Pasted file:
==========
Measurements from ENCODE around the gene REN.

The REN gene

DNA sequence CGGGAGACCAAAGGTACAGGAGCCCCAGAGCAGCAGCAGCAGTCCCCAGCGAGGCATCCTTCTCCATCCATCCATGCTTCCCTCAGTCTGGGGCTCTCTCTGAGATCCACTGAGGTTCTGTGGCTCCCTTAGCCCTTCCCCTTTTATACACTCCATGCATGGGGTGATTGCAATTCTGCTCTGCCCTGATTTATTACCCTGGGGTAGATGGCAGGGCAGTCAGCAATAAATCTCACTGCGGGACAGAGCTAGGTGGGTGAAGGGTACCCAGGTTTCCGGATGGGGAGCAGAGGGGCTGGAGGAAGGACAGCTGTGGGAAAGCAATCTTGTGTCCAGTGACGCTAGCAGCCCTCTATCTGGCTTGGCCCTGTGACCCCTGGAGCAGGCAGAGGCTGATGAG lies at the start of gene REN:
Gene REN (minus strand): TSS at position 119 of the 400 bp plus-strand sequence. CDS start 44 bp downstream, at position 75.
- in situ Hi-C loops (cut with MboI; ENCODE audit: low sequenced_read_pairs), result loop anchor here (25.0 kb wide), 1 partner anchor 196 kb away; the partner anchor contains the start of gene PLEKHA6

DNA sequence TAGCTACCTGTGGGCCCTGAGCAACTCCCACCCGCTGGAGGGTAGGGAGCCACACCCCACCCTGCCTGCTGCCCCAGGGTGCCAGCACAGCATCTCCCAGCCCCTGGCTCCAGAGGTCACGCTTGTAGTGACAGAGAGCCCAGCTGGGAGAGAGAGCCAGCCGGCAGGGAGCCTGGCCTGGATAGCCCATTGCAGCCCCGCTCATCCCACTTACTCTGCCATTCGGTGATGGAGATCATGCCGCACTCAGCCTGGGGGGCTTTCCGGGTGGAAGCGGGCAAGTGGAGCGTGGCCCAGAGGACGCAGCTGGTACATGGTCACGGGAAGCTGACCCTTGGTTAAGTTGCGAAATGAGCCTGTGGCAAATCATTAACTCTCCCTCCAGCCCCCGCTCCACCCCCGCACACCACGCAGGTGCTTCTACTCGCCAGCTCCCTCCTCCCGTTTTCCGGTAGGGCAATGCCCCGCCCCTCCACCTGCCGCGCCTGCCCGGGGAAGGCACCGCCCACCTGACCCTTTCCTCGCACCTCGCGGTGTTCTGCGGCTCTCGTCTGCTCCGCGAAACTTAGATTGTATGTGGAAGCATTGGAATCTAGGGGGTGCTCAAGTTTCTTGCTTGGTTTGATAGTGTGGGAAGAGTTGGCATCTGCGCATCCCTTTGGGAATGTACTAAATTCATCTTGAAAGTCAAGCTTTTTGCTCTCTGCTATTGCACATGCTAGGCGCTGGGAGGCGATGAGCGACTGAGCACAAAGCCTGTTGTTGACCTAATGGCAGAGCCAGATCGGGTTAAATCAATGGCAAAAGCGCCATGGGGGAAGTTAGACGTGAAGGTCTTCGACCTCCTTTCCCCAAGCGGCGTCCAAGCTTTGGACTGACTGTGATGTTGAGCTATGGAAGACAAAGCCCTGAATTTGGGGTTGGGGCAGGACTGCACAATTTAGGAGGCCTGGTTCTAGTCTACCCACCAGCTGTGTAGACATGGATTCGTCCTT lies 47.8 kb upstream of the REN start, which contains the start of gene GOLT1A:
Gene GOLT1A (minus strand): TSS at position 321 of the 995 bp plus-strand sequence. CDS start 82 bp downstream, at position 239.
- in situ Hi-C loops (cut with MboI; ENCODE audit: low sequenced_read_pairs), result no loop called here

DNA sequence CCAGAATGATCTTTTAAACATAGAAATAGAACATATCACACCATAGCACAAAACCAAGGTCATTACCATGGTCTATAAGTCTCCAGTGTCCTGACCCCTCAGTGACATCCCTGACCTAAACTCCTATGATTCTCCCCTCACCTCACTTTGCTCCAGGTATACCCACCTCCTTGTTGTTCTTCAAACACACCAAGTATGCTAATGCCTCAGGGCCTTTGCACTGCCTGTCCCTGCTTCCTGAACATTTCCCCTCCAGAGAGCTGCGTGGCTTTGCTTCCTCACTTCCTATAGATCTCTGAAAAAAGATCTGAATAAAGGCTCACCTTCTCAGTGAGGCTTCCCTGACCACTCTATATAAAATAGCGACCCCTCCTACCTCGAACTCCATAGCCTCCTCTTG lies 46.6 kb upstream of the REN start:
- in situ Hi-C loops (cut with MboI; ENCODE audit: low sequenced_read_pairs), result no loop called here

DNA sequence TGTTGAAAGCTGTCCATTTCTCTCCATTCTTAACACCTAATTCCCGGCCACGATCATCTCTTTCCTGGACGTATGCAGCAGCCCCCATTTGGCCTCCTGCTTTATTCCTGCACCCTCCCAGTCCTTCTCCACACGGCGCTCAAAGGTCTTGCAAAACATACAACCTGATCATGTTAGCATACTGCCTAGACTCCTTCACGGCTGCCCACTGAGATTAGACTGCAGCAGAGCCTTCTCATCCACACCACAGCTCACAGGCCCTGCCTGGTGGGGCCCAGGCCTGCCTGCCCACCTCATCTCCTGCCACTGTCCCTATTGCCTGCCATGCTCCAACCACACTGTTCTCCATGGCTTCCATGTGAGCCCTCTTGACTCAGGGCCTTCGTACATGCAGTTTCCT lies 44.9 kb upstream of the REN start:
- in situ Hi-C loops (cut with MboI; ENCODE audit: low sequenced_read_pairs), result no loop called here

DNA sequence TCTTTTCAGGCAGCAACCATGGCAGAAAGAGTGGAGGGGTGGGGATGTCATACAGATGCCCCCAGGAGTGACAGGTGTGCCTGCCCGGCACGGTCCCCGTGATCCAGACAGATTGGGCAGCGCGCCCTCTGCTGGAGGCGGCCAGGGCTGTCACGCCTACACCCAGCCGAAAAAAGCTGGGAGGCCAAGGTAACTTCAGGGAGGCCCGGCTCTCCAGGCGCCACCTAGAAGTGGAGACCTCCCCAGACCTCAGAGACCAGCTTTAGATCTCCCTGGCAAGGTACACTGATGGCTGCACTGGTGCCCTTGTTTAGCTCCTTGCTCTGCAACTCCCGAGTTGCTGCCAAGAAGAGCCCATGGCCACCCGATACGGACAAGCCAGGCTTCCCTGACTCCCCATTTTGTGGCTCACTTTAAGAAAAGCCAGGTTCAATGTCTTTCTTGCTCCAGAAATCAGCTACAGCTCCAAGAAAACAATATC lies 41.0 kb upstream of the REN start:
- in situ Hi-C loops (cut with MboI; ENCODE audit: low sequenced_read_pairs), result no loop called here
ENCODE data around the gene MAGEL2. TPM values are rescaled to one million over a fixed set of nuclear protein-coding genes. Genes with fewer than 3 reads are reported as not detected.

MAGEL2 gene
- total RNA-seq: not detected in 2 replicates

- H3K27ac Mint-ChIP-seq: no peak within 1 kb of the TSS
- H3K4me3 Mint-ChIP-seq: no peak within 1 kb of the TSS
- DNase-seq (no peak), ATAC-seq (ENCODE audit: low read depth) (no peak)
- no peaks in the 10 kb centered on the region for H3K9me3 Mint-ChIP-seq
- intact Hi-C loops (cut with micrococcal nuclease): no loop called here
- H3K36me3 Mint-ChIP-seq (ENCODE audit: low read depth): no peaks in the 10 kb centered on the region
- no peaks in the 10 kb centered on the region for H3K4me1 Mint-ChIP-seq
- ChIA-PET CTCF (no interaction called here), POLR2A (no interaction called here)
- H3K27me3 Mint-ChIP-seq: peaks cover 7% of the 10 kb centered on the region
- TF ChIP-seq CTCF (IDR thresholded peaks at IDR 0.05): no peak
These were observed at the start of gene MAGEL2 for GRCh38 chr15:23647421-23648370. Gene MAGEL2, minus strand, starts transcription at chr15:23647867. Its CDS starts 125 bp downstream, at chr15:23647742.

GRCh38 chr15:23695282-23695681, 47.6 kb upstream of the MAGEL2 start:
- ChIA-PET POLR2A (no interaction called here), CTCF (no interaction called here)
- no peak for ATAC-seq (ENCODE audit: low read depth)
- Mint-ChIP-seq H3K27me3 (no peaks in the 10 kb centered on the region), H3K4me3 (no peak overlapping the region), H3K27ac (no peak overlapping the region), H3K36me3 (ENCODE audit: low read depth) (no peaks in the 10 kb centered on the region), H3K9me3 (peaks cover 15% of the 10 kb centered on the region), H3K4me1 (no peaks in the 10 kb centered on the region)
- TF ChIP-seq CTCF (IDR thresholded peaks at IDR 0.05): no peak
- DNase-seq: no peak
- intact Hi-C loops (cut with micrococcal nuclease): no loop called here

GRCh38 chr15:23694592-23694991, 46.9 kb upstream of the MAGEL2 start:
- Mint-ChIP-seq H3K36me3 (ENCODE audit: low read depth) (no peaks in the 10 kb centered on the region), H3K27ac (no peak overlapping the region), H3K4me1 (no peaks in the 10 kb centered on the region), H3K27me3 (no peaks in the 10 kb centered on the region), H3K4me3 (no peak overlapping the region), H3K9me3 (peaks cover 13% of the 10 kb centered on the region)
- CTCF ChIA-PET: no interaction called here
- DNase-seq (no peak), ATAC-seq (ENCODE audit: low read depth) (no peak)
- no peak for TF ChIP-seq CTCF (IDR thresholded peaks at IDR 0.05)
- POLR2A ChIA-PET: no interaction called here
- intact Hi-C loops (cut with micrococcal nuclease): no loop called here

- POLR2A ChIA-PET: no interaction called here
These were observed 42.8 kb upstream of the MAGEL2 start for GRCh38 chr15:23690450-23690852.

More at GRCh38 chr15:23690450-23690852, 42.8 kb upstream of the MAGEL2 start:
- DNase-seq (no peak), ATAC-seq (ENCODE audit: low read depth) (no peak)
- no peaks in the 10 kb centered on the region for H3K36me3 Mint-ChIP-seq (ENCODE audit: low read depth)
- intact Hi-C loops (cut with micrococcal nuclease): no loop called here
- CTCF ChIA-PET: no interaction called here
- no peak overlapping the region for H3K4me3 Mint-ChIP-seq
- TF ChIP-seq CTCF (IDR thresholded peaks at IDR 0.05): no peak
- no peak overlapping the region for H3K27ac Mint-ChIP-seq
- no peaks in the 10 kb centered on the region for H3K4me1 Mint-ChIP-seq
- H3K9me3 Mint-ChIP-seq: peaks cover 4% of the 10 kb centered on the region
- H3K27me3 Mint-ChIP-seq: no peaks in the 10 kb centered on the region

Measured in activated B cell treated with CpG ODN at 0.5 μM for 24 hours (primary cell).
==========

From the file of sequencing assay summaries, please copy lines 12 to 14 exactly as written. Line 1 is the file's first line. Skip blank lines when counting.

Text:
- in situ Hi-C loops (cut with MboI; ENCODE audit: low sequenced_read_pairs), result no loop called here

DNA sequence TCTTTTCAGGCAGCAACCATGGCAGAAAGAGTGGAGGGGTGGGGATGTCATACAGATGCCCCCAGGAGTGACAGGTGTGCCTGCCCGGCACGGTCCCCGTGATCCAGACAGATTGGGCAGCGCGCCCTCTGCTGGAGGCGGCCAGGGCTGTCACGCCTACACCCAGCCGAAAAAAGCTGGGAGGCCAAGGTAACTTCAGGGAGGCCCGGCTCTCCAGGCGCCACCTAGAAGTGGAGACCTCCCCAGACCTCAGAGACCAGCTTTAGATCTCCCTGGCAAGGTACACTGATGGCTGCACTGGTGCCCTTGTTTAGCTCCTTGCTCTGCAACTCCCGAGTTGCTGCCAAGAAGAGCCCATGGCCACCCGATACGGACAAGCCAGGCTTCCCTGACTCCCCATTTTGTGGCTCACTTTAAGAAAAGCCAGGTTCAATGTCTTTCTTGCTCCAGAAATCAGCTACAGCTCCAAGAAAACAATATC lies 41.0 kb upstream of the REN start:
- in situ Hi-C loops (cut with MboI; ENCODE audit: low sequenced_read_pairs), result no loop called here